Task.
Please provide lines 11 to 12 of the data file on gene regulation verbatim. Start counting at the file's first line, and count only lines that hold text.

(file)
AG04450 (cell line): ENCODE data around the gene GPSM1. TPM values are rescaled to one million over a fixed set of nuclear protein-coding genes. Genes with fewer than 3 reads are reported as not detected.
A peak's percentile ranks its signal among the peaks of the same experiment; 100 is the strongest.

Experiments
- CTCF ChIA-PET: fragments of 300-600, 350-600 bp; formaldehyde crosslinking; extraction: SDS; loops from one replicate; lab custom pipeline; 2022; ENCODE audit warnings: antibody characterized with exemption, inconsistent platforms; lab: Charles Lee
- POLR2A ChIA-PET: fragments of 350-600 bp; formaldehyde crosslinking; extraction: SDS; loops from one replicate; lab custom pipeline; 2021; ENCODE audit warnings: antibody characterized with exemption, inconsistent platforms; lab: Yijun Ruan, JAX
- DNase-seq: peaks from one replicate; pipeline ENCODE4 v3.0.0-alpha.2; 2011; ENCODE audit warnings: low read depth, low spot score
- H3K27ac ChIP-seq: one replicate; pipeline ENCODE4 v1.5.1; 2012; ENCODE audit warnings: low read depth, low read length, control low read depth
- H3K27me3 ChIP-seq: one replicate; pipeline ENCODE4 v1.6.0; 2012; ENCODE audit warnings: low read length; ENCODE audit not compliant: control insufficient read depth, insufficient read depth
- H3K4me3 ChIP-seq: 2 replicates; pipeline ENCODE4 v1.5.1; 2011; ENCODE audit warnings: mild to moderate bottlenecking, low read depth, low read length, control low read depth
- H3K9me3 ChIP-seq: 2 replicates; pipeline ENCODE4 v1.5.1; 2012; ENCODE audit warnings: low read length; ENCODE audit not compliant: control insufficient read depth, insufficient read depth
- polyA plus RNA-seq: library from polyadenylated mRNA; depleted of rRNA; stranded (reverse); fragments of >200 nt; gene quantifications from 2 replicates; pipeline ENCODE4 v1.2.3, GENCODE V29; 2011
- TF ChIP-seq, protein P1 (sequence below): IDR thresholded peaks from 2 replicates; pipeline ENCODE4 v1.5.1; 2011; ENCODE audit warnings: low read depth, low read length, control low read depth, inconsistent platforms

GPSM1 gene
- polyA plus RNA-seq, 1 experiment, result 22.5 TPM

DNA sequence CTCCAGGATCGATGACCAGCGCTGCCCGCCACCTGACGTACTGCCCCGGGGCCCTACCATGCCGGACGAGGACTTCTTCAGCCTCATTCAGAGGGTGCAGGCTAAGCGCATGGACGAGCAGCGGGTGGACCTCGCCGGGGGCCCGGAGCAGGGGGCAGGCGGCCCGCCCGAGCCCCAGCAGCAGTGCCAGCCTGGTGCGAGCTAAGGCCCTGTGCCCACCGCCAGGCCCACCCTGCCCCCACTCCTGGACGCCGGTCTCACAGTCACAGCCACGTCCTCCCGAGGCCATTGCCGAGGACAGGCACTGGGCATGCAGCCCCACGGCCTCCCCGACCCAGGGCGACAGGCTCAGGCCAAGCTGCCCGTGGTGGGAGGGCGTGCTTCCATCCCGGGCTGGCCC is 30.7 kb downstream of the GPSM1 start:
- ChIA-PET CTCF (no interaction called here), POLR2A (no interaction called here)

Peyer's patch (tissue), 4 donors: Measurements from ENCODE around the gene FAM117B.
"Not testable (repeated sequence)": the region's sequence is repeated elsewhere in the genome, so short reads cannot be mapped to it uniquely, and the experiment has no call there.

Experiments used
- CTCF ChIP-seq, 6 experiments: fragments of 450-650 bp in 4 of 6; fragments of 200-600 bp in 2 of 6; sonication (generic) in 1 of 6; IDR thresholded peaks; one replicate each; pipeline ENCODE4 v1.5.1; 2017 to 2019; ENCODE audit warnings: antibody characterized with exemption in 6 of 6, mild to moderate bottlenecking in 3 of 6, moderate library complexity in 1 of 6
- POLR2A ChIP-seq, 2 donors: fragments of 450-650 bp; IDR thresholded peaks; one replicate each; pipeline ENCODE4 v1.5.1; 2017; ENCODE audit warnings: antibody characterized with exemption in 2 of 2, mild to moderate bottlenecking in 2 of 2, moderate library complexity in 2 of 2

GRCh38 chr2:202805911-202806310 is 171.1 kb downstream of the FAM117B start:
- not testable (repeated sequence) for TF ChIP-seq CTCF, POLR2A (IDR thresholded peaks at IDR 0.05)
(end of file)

- polyA plus RNA-seq: library from polyadenylated mRNA; depleted of rRNA; stranded (reverse); fragments of >200 nt; gene quantifications from 2 replicates; pipeline ENCODE4 v1.2.3, GENCODE V29; 2011
- TF ChIP-seq, protein P1 (sequence below): IDR thresholded peaks from 2 replicates; pipeline ENCODE4 v1.5.1; 2011; ENCODE audit warnings: low read depth, low read length, control low read depth, inconsistent platforms